Canadian Nationalism

October 18, 1972

Report Outline
Federal election campaign in canada
The Rise of Economic Nationalism
Directions of Canada-U.S. Relations

Federal election campaign in canada

Uncertain Outlook for Trudeau's Liberal Party

Canadians, too, will hold national elections this year and Americans will find the campaign issues strikingly familiar: unemployment, threatening inflation and high taxes. This should not be surprising since the Canadian economy is bound up with and, in many ways, is a mirror image of the American. But while the underlying political currents in the United States are held to be the Viet Nam War and racial equality, in Canada they are perceived to be French-English relations and a burgeoning nationalist movement.

Nationalism, which carries a perceptible strain of anti-Americanism, can be expected to surface time and again as Canada's 13 million voters prepare to cast their ballots on Oct. 30, eight days before the American presidential election. At stake are 264 seats in the House of Commons and control of the next government in Ottawa. When Prime Minister Pierre Elliott Trudeau dissolved Parliament on Sept. 1 and called the elections, his Liberal Party held 147 seats. The Progressive Conservatives, led by Robert Stanfield, held 73; the socialist New Democratic Party, led by David Lewis, 25; and the conservative-oriented Social Credit Party, led by Raoul Caouette, 13. There were two independents and four vacancies. The leader of the party winning the most seats is invariably chosen prime minister.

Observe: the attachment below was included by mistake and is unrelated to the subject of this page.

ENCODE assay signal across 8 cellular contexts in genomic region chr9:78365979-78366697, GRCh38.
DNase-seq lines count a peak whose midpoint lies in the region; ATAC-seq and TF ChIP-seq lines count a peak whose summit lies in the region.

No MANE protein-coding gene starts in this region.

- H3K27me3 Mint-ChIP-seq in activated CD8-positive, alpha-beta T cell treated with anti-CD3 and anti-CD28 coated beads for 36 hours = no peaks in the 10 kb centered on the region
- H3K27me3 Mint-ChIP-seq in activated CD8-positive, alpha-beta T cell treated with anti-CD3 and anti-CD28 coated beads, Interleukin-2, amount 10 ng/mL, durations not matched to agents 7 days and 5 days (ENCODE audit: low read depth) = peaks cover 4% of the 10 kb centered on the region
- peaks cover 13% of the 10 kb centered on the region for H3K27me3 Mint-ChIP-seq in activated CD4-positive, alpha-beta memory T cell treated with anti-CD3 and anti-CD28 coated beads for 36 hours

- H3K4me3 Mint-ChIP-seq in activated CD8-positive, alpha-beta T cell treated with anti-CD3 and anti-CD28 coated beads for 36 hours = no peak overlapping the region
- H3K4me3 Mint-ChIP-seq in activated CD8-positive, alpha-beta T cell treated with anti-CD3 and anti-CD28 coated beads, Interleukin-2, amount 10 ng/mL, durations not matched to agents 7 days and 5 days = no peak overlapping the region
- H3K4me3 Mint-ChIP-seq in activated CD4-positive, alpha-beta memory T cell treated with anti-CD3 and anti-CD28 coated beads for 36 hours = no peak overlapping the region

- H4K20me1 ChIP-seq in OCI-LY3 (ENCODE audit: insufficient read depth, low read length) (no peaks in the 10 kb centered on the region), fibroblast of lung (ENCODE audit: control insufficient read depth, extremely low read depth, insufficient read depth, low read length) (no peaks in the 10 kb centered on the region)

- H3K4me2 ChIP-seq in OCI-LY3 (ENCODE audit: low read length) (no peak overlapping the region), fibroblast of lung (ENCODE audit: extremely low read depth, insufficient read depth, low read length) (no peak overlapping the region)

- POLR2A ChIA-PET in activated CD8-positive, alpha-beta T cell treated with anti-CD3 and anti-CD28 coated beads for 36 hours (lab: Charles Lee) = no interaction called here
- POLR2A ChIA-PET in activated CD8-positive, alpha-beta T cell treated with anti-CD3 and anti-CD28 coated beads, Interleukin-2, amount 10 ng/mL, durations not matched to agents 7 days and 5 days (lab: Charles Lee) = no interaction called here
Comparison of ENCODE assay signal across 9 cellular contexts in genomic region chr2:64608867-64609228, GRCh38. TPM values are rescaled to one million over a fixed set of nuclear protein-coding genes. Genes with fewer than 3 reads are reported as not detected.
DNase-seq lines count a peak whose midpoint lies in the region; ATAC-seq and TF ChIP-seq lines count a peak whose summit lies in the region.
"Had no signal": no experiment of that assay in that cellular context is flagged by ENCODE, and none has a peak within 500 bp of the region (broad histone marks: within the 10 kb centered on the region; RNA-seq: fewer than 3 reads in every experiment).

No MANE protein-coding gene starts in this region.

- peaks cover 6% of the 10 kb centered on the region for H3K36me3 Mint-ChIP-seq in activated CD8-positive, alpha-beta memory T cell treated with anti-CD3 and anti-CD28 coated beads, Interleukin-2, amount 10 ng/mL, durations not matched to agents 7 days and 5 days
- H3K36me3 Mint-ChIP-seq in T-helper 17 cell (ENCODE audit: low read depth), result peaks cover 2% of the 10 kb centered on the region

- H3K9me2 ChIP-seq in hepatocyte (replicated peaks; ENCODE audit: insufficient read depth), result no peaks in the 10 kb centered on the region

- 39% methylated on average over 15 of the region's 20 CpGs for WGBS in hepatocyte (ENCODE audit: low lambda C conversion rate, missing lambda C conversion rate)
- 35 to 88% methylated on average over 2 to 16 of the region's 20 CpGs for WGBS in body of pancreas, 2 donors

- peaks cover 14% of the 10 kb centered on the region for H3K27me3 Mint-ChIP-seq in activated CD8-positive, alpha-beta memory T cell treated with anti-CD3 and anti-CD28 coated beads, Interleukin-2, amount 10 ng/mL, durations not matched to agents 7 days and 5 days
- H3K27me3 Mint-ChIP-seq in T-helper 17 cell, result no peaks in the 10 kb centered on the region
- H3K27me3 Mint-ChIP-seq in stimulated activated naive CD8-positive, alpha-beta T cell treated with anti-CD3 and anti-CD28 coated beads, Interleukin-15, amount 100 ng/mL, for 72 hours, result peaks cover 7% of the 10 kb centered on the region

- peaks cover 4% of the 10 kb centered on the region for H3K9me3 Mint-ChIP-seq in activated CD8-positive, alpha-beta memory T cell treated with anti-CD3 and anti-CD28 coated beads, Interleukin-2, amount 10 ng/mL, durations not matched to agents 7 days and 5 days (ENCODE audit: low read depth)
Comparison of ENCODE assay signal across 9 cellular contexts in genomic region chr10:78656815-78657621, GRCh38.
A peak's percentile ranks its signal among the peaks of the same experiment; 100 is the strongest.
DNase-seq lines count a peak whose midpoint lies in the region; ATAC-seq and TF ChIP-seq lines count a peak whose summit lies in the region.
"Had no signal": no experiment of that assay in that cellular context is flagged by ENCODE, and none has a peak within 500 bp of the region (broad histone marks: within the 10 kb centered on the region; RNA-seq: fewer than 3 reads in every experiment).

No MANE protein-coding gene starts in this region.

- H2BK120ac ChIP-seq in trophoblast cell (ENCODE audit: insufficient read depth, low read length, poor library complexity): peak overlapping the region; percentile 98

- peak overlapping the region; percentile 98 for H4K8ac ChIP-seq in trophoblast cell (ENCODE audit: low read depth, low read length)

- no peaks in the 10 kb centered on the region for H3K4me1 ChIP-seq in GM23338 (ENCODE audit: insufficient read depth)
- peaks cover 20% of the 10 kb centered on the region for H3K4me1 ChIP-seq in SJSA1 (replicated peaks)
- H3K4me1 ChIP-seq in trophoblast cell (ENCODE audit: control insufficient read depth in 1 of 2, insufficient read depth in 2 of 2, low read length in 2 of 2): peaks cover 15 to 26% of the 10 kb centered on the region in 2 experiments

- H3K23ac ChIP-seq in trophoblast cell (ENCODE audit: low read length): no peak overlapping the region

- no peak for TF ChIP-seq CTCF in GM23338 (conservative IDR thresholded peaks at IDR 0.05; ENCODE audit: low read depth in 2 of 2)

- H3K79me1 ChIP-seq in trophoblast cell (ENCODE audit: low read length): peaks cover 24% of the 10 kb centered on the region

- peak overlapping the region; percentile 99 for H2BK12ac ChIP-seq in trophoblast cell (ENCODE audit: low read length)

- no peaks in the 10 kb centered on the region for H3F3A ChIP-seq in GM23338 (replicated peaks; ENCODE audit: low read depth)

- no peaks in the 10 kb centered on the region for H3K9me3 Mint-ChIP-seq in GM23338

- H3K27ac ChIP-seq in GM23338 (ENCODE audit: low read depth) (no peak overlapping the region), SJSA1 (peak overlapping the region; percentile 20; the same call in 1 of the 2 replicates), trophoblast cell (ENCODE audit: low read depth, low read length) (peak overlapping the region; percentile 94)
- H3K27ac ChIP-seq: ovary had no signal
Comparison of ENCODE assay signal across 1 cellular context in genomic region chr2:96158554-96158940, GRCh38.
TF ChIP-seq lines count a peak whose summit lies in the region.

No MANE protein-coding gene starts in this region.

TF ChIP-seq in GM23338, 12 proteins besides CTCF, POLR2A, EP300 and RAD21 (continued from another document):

By most accounts, Trudeau is in trouble in this election. For one thing, the tide of “Trudeaumania” appears weaker than in 1968 when it swept him into office and gave Canada its first majority government since 1963. Trudeau, who turns 53 on Oct. 18, is the oldest leader of government in the country despite his youthful image. Moreover, there appears to be a growing mood of discontent and a search for change among the electorate. Voters in eight of the 10 provinces have turned out incumbent governments since the 1968 federal elections. In the most recent provincial election, on Aug. 30, 1972, voters in British Columbia ousted the 20-year-old government of Social Credit Premier W.A.C. Bennett and gave control to the New Democratic Party, led by a 41-year-old social worker, David Barrett.

ISSUE TRACKER for Related Reports
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Nov. 05, 1976  Canadian-American Relations
Oct. 18, 1972  Canadian Nationalism
Dec. 09, 1970  Canada's Troubled Economy
Feb. 04, 1970  Canada's Changing Foreign Policy
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BROWSE RELATED TOPICS:
Regional Political Affairs: Canada